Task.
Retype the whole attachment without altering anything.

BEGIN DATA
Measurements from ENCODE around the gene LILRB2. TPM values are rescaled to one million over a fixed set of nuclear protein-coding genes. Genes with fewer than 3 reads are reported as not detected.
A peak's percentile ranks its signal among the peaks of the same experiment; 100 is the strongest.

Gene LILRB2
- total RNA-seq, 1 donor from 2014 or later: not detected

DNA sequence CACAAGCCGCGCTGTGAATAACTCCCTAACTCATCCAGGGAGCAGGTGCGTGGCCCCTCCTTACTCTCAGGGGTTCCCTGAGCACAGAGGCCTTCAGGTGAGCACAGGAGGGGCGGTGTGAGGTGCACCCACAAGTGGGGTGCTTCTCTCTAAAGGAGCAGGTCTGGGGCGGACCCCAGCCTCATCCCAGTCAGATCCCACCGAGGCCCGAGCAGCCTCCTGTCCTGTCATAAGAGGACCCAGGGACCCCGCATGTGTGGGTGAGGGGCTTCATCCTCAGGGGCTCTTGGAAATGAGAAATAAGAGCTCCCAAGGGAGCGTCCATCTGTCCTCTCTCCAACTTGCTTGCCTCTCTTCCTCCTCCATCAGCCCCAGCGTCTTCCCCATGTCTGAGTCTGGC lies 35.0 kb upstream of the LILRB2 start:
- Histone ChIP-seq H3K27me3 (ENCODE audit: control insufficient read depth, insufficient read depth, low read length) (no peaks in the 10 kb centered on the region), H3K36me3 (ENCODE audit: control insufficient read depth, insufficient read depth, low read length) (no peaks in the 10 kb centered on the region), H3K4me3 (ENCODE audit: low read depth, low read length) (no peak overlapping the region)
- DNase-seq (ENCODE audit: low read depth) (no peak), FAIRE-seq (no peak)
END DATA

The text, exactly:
Measurements from ENCODE around the gene LILRB2. TPM values are rescaled to one million over a fixed set of nuclear protein-coding genes. Genes with fewer than 3 reads are reported as not detected.
A peak's percentile ranks its signal among the peaks of the same experiment; 100 is the strongest.

Gene LILRB2
- total RNA-seq, 1 donor from 2014 or later: not detected

DNA sequence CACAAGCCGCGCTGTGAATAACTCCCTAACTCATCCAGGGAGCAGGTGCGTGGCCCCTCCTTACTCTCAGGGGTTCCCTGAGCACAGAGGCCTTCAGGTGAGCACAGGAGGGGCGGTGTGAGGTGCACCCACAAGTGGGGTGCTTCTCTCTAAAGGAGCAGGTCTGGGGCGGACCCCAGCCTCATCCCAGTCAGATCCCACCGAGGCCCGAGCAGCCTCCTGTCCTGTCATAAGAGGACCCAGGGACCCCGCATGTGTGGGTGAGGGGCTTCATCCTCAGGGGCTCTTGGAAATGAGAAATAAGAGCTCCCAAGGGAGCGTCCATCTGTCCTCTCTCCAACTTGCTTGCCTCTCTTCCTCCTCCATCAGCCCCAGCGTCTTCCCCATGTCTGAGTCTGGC lies 35.0 kb upstream of the LILRB2 start:
- Histone ChIP-seq H3K27me3 (ENCODE audit: control insufficient read depth, insufficient read depth, low read length) (no peaks in the 10 kb centered on the region), H3K36me3 (ENCODE audit: control insufficient read depth, insufficient read depth, low read length) (no peaks in the 10 kb centered on the region), H3K4me3 (ENCODE audit: low read depth, low read length) (no peak overlapping the region)
- DNase-seq (ENCODE audit: low read depth) (no peak), FAIRE-seq (no peak)